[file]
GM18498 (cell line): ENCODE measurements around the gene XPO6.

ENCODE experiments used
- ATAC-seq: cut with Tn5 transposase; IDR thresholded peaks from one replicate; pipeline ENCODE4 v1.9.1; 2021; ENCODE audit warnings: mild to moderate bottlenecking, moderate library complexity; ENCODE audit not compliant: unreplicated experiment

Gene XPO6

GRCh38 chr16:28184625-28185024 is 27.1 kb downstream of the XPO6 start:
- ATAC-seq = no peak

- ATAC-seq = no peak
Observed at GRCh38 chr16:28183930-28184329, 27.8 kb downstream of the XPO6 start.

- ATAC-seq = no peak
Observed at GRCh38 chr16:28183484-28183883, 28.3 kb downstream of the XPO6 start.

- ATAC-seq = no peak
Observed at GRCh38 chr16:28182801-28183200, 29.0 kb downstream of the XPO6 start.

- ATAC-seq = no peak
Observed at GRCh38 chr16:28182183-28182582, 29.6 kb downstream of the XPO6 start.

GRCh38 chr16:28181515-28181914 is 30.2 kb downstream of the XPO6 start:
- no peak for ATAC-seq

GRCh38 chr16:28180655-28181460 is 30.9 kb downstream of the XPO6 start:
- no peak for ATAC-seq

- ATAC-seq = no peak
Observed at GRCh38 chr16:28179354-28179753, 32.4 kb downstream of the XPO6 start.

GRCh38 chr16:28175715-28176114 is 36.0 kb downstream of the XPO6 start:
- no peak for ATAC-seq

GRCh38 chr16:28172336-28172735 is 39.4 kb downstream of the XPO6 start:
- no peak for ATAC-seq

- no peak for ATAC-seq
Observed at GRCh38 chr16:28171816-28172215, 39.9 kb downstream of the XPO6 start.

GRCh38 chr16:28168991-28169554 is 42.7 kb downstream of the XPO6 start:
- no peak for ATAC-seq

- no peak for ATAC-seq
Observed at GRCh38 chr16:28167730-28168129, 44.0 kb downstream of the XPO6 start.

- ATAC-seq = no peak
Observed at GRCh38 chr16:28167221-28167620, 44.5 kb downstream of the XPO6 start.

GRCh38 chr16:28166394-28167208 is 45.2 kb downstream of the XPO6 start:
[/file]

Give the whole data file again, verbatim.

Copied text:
GM18498 (cell line): ENCODE measurements around the gene XPO6.

ENCODE experiments used
- ATAC-seq: cut with Tn5 transposase; IDR thresholded peaks from one replicate; pipeline ENCODE4 v1.9.1; 2021; ENCODE audit warnings: mild to moderate bottlenecking, moderate library complexity; ENCODE audit not compliant: unreplicated experiment

Gene XPO6

GRCh38 chr16:28184625-28185024 is 27.1 kb downstream of the XPO6 start:
- ATAC-seq = no peak

- ATAC-seq = no peak
Observed at GRCh38 chr16:28183930-28184329, 27.8 kb downstream of the XPO6 start.

- ATAC-seq = no peak
Observed at GRCh38 chr16:28183484-28183883, 28.3 kb downstream of the XPO6 start.

- ATAC-seq = no peak
Observed at GRCh38 chr16:28182801-28183200, 29.0 kb downstream of the XPO6 start.

- ATAC-seq = no peak
Observed at GRCh38 chr16:28182183-28182582, 29.6 kb downstream of the XPO6 start.

GRCh38 chr16:28181515-28181914 is 30.2 kb downstream of the XPO6 start:
- no peak for ATAC-seq

GRCh38 chr16:28180655-28181460 is 30.9 kb downstream of the XPO6 start:
- no peak for ATAC-seq

- ATAC-seq = no peak
Observed at GRCh38 chr16:28179354-28179753, 32.4 kb downstream of the XPO6 start.

GRCh38 chr16:28175715-28176114 is 36.0 kb downstream of the XPO6 start:
- no peak for ATAC-seq

GRCh38 chr16:28172336-28172735 is 39.4 kb downstream of the XPO6 start:
- no peak for ATAC-seq

- no peak for ATAC-seq
Observed at GRCh38 chr16:28171816-28172215, 39.9 kb downstream of the XPO6 start.

GRCh38 chr16:28168991-28169554 is 42.7 kb downstream of the XPO6 start:
- no peak for ATAC-seq

- no peak for ATAC-seq
Observed at GRCh38 chr16:28167730-28168129, 44.0 kb downstream of the XPO6 start.

- ATAC-seq = no peak
Observed at GRCh38 chr16:28167221-28167620, 44.5 kb downstream of the XPO6 start.

GRCh38 chr16:28166394-28167208 is 45.2 kb downstream of the XPO6 start: